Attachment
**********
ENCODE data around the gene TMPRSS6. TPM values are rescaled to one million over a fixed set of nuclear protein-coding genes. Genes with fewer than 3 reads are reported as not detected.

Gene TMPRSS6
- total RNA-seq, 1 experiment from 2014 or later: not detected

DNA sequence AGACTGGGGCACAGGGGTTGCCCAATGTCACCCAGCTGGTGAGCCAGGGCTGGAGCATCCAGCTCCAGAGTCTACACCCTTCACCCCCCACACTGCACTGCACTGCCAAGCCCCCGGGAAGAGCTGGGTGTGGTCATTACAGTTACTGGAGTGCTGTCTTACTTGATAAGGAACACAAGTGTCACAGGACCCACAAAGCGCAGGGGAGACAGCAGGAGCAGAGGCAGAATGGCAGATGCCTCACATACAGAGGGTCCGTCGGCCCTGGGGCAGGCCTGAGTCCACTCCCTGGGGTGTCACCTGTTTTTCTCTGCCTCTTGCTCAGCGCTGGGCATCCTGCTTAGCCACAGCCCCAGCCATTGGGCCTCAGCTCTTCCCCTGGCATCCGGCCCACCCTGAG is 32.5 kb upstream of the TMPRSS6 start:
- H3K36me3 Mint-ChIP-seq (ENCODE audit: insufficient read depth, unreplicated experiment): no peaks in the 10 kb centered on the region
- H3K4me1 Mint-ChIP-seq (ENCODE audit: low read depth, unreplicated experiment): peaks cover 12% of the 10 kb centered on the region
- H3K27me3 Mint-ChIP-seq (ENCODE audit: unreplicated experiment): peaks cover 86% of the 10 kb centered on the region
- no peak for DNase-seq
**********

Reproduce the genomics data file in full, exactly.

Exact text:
ENCODE data around the gene TMPRSS6. TPM values are rescaled to one million over a fixed set of nuclear protein-coding genes. Genes with fewer than 3 reads are reported as not detected.

Gene TMPRSS6
- total RNA-seq, 1 experiment from 2014 or later: not detected

DNA sequence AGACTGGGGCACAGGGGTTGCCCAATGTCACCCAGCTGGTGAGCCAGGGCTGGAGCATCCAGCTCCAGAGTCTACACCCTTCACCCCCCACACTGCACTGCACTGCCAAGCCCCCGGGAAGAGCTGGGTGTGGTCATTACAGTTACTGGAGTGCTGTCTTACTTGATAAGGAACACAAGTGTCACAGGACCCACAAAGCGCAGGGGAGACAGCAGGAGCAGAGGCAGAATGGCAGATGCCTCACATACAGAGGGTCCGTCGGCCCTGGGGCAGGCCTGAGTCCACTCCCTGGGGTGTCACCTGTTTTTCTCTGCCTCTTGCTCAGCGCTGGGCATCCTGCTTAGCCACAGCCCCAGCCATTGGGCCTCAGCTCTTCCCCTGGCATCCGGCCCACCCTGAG is 32.5 kb upstream of the TMPRSS6 start:
- H3K36me3 Mint-ChIP-seq (ENCODE audit: insufficient read depth, unreplicated experiment): no peaks in the 10 kb centered on the region
- H3K4me1 Mint-ChIP-seq (ENCODE audit: low read depth, unreplicated experiment): peaks cover 12% of the 10 kb centered on the region
- H3K27me3 Mint-ChIP-seq (ENCODE audit: unreplicated experiment): peaks cover 86% of the 10 kb centered on the region
- no peak for DNase-seq